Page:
The events the last few weeks are an ominous sign of the type of elections that Kenya may have in 2022. As a country we have been here before. Bravado, charged campaigns, hate speech and violence. Considering that this is happening close to two years before the General Election and long before the campaign period has been declared, one can only shudder at the nature of our politics and the character of the political class.
Kenya has spent more than a decade working on making its politics more issue-based, its Constitution more democratic, its elections less divisive and its society more united.
The Constitution made detailed prescriptions on how future elections should be conducted, sought to make political parties national and democratic bodies and ensure that we build the country into one cohesive unit.
It seems there may be need to change tack. Watching the events this past week, one may be forgiven for thinking that the country is back to 15 years ago. There seems to be no change in how campaigns are organised, the police just like in the past still stand accused of being partisan and politicians still want to excite ethnic passions as they organise to compete for power.
It is important that we ask ourselves critical questions as a country? Has the National Cohesion and Integration Commission made any difference in the levels of tolerance? Is that difference applicable to all citizens or is it to a class of citizens? During heated exchanges amongst the political class, the commission came out to speak.
In its statement though it looked as if it, too, was helpless and reduced to complaining and pleading. We may need to ask ourselves whether the intention for the establishment of the commission is being met? If not, honesty requires that we interrogate if it is the correct treatment for the malaise or if it is time to change course?
Also worth interrogating is the nature and progress of institutionalisation of political parties. Political parties are avenues for competition. They are supposed to be about different ideas of how society is to be governed.
Civilised societies have these contrasting visions presented in an orderly and respected manner. This is the desire we expressed by including political parties in the 2010 Constitution. We saw them as an important component of our nation building and democratic project. As part of the 10th anniversary, the Registrar of Political Parties may need to lead an honest introspection on whether we are on the right path or if we just created her office and passed laws without any substantive change in our political party culture.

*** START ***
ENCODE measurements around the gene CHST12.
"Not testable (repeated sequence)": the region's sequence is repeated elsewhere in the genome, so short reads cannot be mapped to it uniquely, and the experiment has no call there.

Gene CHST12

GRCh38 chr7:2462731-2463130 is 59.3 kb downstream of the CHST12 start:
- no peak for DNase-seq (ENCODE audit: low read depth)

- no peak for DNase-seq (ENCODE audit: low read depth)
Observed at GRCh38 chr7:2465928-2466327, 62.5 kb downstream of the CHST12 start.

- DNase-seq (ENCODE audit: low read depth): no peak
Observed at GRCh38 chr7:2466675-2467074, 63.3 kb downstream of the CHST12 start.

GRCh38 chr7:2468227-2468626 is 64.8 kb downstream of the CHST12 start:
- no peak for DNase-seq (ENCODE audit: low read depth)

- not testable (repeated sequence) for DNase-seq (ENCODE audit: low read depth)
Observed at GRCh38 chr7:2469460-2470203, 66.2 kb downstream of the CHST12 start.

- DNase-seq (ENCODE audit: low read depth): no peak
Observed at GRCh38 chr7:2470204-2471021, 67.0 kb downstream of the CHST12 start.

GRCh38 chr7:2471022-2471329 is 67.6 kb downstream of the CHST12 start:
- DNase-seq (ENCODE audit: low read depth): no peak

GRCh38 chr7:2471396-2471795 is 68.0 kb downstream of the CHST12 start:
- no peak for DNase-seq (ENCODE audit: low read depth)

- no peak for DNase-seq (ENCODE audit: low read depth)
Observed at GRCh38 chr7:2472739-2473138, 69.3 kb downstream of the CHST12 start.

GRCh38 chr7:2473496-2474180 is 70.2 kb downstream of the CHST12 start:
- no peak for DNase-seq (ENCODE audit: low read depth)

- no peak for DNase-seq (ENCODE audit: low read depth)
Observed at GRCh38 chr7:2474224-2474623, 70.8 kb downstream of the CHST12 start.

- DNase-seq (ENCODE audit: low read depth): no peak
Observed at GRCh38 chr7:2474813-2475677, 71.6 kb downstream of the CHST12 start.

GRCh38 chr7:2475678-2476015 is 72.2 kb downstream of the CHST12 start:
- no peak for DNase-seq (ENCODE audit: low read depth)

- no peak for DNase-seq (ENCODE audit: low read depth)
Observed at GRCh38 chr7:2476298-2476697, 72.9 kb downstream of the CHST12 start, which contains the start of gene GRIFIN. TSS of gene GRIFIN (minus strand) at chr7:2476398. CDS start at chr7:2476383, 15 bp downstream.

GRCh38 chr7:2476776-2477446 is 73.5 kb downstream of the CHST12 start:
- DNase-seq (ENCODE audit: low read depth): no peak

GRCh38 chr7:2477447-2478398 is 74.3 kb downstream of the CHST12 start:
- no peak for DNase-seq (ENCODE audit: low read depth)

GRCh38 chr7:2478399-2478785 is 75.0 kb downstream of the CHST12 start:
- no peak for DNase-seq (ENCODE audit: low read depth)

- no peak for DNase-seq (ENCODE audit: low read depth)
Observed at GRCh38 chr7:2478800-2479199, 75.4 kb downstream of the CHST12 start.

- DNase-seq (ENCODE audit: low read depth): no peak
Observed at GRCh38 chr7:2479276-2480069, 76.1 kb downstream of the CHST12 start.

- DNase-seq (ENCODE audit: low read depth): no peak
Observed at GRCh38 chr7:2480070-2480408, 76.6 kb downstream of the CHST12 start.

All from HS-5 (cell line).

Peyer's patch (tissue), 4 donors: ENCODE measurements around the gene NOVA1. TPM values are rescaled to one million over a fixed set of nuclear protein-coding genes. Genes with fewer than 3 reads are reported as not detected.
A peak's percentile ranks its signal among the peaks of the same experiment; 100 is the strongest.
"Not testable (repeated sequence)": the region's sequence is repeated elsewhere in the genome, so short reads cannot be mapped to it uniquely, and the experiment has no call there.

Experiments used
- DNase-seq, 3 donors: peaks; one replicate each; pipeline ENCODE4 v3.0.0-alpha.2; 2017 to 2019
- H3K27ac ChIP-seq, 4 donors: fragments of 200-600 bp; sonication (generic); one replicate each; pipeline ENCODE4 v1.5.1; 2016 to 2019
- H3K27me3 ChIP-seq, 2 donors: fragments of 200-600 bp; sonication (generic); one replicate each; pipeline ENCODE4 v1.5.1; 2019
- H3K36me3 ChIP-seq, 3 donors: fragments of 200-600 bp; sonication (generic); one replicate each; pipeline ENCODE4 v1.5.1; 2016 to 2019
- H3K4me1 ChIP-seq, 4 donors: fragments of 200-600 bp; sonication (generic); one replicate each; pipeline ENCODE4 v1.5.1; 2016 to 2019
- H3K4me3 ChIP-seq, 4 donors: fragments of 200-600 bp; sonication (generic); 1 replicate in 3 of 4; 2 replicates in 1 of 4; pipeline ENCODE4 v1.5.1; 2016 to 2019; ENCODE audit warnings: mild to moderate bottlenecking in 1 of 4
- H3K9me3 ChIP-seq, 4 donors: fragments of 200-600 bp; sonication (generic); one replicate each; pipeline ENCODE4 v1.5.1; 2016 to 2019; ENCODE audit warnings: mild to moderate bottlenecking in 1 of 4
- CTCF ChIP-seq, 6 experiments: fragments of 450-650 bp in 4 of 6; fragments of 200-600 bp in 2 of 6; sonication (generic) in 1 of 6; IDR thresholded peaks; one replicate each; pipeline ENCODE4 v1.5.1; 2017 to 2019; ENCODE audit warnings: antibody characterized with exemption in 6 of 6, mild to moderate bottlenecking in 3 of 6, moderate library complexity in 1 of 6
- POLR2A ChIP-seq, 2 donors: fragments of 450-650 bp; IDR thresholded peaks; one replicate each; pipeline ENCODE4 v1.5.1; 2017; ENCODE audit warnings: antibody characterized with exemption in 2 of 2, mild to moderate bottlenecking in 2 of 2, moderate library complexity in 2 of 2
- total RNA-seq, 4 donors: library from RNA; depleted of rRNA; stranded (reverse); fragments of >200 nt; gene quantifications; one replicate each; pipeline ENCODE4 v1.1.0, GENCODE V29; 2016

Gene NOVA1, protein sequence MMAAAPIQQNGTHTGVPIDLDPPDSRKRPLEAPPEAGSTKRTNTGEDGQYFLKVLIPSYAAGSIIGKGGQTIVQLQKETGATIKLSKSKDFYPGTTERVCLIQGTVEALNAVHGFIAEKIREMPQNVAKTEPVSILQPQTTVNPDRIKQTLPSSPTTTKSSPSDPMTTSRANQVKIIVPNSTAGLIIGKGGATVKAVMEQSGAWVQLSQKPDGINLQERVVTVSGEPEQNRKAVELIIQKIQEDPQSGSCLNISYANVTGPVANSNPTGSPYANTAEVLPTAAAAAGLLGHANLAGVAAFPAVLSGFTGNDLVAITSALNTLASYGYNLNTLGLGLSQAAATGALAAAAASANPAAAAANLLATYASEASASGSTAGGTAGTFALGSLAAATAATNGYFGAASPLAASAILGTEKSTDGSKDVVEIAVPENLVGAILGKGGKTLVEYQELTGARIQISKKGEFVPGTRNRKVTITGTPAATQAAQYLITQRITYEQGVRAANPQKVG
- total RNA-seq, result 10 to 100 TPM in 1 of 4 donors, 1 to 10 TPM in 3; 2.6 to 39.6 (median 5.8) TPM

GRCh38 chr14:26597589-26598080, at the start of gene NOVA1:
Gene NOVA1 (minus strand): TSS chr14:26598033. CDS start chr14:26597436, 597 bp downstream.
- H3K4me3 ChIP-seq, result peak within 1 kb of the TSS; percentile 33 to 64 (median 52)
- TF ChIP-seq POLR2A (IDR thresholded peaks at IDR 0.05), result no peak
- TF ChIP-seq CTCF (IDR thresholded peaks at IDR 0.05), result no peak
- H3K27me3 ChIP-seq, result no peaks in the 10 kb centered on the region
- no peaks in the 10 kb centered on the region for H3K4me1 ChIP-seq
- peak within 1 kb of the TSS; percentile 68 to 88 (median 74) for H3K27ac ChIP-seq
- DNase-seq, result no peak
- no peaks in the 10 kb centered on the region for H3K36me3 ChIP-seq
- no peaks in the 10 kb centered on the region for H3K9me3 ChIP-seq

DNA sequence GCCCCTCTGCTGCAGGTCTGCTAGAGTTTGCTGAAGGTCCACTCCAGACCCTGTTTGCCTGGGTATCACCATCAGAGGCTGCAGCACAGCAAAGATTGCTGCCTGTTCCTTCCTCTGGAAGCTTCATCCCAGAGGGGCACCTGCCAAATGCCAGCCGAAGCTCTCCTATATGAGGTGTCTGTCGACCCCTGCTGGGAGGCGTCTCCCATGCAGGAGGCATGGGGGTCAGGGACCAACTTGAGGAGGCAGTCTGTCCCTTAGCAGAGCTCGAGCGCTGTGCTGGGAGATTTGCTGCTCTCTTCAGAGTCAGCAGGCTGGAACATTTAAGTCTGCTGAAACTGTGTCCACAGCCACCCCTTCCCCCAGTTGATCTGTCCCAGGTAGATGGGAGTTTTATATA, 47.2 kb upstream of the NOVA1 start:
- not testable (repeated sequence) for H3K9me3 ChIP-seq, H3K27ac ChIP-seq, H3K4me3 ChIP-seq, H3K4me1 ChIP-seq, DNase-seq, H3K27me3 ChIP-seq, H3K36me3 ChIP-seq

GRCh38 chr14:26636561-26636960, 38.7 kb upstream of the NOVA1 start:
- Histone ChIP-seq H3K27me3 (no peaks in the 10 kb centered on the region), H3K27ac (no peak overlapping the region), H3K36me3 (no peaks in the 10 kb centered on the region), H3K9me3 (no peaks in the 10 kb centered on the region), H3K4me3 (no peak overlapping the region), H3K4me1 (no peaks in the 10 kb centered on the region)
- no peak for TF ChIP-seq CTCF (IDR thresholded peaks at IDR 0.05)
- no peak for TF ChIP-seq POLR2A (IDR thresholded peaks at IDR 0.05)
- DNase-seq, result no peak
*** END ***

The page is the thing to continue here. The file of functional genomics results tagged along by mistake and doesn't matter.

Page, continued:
Fundamentally, we should also ask ourselves what really ails our politics. We have tried all manner of solutions. We seem to be stuck at a particular point in time.
Politics of chest thumping and violence cannot become our national philosophy. When politicians from different sides of the divide trade accusations and blame one another, a bystander watching the events, would think they were speaking as leaders and with a sense of concern. The reality though is that politicians believe that the end justifies the means. That is why their positions keep changing depending on what their partisan interests are at a particular point in time. They do not seem to care about the implications of their actions on the nation, its stability and relations among its citizens.
The country is better than what we are currently witnessing amongst the political class. It is time reduce the tensions and avoid toxic politics. This requires that citizens take charge of their destiny. If politicians cannot organise their competition in a civilised manner, then as citizens we owe it to ourselves to take the higher moral ground.
Religious leaders are normally the compass of society. They should take a leading role in honestly calling out political impurity in our midst.
The other group that requires introspection is civil society. Despite the beating it has received over the past years it is important that the sector keeps pushing itself to objectively oversight country’s politics.